Citrussy – We are all familiar with the fresh and fragrant scent of citrus fruits like lemons, limes, and oranges. These fruits all contain high levels of limonene, which is also a secondary terpene in many cannabis strains.
Skunky – Chances are you’ve heard some cannabis to be referred to as skunky. Until recently, it was believed terpenes were responsible for this unique cannabis aroma, but a 2021 study found that prenylated volatile sulfur compounds (VSCs) were behind the skunk-like funk in some cannabis strains.
Gassy – Cannabis with gassy aromas have a strong smell similar to petrol and diesel thanks to the dominant terpene β-Caryophyllene working together with secondary terpenes myrcene and limonene to create a unique profile.
The most common cannabis terpenes
Different strains of cannabis contain a different combination of terpenes (and other compounds such as cannabinoids and flavonoids) which contribute to the varied effects, scent, flavour, and appearance of different plants. However, there are a few terpenes that are by far the most commonly occurring in cannabis. These include:
Myrcene has an earthy and spicy aroma that it lends to the cannabis plants in which it is present. Myrcene can also be found in lemongrass, verbena, and bay, as well as citrus fruits. The scent, flavour and therapeutic properties of this compound have made it a popular ingredient in the manufacture of many food and drink products, cosmetics, and detergents. However, some recent evidence suggests that β-myrcene may also pose a risk as a potential human carcinogen.
Potential therapeutic properties: analgesic (pain-relieving), sedative, antidiabetic, antioxidant, anti-inflammatory, antibacterial.
β-Caryophyllene is well-known for its spicy, peppery aroma and flavour, thanks to its prevalence in black pepper. But it can also be found in cloves, hops, rosemary, copaiba and, of course, cannabis. In fact, it was one of the first cannabis-derived compounds (after THC, CBD, and CBN) to be found to bind directly to endocannabinoid receptors.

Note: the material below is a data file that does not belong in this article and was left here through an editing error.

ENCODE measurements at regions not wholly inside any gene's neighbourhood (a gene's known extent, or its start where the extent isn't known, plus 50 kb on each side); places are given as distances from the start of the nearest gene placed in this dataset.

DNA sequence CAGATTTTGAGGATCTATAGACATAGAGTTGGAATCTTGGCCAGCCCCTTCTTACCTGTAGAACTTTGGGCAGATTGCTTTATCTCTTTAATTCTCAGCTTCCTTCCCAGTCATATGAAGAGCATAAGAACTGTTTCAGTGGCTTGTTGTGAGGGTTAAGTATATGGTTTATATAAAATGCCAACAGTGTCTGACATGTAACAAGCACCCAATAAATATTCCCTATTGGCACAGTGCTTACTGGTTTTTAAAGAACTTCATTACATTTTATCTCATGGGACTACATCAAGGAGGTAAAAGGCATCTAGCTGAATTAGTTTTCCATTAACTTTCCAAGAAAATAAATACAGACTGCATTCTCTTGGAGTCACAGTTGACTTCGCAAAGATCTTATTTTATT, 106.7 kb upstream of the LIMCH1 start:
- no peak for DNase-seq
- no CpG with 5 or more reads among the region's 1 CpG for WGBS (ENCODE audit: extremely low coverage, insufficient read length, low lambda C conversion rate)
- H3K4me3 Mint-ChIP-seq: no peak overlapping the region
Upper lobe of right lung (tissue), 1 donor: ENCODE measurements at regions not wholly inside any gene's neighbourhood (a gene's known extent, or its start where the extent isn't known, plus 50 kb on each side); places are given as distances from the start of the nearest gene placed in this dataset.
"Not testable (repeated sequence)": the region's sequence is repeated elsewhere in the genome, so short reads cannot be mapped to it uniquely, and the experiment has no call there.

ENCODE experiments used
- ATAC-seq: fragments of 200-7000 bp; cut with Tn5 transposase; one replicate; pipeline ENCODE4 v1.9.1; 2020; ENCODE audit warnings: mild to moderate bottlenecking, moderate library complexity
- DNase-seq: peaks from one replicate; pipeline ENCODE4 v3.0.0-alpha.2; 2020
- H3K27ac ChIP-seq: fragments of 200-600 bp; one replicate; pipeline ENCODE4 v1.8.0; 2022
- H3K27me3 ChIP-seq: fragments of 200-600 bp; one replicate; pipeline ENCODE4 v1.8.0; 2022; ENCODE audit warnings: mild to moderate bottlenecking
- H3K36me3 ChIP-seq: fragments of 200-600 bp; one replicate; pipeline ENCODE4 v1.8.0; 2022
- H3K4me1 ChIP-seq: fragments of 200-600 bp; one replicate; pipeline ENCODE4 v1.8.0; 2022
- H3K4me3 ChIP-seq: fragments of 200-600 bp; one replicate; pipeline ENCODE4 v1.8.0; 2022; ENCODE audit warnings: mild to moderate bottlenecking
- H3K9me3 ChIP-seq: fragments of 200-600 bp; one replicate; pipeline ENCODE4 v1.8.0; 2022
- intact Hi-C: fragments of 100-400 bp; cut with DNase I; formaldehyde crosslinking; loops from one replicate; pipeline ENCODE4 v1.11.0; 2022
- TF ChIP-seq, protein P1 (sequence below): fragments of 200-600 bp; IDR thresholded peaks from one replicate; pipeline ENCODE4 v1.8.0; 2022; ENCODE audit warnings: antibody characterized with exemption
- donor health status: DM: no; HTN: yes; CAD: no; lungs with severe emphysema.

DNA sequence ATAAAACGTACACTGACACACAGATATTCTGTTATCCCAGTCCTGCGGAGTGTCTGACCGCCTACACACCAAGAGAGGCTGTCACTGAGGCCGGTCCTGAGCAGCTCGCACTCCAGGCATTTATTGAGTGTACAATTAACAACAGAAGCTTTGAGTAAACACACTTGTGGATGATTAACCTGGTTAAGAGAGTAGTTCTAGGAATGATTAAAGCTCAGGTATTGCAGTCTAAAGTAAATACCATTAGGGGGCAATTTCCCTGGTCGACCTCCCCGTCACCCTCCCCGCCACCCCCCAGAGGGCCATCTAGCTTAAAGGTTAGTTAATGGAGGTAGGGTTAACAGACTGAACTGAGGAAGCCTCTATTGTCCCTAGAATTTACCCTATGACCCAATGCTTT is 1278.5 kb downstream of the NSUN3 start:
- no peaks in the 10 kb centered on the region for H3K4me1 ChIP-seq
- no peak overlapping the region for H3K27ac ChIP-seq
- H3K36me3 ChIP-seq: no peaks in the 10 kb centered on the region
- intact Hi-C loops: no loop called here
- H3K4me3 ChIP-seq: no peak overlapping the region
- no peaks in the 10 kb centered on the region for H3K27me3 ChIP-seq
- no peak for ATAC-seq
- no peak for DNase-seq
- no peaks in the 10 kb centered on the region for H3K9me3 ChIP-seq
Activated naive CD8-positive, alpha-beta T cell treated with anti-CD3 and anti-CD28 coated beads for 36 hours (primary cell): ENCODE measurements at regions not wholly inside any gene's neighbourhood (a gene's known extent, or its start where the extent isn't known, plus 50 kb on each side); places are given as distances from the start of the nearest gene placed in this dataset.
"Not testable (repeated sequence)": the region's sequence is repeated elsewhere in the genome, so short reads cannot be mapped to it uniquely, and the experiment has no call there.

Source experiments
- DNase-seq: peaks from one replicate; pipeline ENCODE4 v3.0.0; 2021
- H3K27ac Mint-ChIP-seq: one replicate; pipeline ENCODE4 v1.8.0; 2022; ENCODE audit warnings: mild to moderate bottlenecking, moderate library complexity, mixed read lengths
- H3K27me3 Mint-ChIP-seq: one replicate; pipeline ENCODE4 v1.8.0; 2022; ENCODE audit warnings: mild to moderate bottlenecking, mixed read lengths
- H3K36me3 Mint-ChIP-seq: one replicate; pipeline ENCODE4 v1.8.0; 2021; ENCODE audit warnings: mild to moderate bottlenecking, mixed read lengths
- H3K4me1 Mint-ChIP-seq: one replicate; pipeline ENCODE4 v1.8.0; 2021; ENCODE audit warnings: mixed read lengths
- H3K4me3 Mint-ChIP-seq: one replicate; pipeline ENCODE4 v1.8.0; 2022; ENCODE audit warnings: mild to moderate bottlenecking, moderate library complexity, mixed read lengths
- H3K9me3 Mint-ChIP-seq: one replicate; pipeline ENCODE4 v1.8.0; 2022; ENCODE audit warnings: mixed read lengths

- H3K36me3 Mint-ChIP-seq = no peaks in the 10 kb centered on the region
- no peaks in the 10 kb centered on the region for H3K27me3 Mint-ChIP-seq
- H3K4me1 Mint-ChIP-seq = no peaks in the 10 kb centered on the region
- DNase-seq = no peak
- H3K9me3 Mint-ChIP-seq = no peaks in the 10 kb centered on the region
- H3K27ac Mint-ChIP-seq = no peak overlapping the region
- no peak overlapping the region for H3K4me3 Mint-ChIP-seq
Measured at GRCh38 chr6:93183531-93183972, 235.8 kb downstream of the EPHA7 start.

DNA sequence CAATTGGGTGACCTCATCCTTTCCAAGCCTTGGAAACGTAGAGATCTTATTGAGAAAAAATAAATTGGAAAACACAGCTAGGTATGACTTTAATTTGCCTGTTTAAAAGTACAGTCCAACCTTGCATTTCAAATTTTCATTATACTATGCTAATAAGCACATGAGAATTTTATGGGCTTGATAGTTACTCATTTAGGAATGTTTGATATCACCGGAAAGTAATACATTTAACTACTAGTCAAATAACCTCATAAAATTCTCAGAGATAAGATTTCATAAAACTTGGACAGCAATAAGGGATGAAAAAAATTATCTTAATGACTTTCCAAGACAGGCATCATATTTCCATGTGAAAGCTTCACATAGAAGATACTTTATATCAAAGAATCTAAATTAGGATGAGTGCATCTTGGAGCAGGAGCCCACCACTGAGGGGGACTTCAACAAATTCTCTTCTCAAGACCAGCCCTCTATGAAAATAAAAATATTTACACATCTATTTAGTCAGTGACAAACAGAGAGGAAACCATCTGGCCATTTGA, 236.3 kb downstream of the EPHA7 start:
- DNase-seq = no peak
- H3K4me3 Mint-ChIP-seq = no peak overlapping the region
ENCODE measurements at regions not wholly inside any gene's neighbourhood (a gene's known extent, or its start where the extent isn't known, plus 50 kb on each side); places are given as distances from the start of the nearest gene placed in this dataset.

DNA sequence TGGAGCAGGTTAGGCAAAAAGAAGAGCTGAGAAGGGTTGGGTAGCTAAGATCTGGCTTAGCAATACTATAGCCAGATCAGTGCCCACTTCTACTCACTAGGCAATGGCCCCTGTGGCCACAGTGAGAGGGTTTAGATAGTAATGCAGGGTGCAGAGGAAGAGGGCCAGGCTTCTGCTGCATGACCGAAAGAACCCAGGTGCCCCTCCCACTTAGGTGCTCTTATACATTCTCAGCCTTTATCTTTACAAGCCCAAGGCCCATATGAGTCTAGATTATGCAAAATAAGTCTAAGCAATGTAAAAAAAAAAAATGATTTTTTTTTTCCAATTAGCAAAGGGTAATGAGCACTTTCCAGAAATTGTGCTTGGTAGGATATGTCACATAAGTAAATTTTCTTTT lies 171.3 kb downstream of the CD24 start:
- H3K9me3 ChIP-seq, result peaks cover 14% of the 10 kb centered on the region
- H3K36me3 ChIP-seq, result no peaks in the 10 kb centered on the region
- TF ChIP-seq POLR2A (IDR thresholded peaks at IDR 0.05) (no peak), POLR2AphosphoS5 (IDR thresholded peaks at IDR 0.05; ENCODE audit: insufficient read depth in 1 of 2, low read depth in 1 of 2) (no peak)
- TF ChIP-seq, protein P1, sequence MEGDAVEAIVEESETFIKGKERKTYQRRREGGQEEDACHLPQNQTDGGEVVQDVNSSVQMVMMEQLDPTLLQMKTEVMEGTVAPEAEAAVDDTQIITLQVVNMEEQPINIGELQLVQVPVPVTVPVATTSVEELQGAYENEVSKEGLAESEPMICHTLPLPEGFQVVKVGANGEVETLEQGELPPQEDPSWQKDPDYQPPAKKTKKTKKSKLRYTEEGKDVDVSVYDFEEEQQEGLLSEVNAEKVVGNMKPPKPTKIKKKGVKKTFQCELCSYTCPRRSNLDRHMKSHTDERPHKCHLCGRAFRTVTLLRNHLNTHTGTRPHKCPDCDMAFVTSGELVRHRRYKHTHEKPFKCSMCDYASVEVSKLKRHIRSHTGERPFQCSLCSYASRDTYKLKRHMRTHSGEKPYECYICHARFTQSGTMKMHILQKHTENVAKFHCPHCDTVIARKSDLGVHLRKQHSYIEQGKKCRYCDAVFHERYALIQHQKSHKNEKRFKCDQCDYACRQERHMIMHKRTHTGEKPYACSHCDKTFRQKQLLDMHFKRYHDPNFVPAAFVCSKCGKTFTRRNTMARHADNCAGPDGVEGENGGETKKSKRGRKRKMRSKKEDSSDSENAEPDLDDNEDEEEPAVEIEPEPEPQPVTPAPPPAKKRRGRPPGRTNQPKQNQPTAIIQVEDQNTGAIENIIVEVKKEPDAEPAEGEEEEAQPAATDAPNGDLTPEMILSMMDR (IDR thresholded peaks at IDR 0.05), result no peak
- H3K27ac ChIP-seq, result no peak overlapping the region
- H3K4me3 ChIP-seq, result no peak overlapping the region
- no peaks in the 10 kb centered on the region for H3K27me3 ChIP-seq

Potential therapeutic properties: antioxidant, anti-inflammatory, and anticancer.
As its name might suggest, pinene can be found in abundance in the essential oils of pine trees and has a recognisably piney smell. While it is most commonly found in pine and other coniferous plants, it is also present in camphorweed and big sagebrush. Its popular scent has seen pinene added to a wide range of consumer products from perfumes and skincare to cleaning products. Various studies have also demonstrated pinene’s impressive therapeutic potential.
Potential therapeutic properties: antimicrobial, anticancer, anti-inflammatory, and antiallergic.
As we have already mentioned, limonene is most significantly found in the peel of citrus fruits, but also in juniper, rosemary, and peppermint. Its pleasant scent has made it a popular ingredient for perfumes, skincare, and cleaning products – for which its solvent properties come in handy, too! It also has a long list of potential health benefits…
Potential therapeutic properties: anti-inflammatory, antioxidant, antinociceptive, anticancer, antidiabetic, antihyperalgesic, antiviral, and gastroprotective
Another terpene that has become a staple in the fragrance and skincare industries, linalool has an intense and pleasant floral scent that can soften the often-unpleasant smell of some cannabis plants. It is found in abundance in lavender, coriander, bay, and sweet basil. Like many terpenes, studies have revealed that linalool has impressive potential as a therapeutic.
Potential therapeutic properties: sedative, antidepressant, anxiolytic (anxiety-relieving), immune potentiating, analgesic, and anticonvulsant.
Being informed about the terpene content of different cannabis strains can be a useful tool in selecting the not only the most appealing, but the most effective product for you. We all have our own tastes when it comes to cocktails, desserts, and any other kind of consumable; we can only hope that one day, we are able to access the information we need to likewise identify our favourite cannabis strain.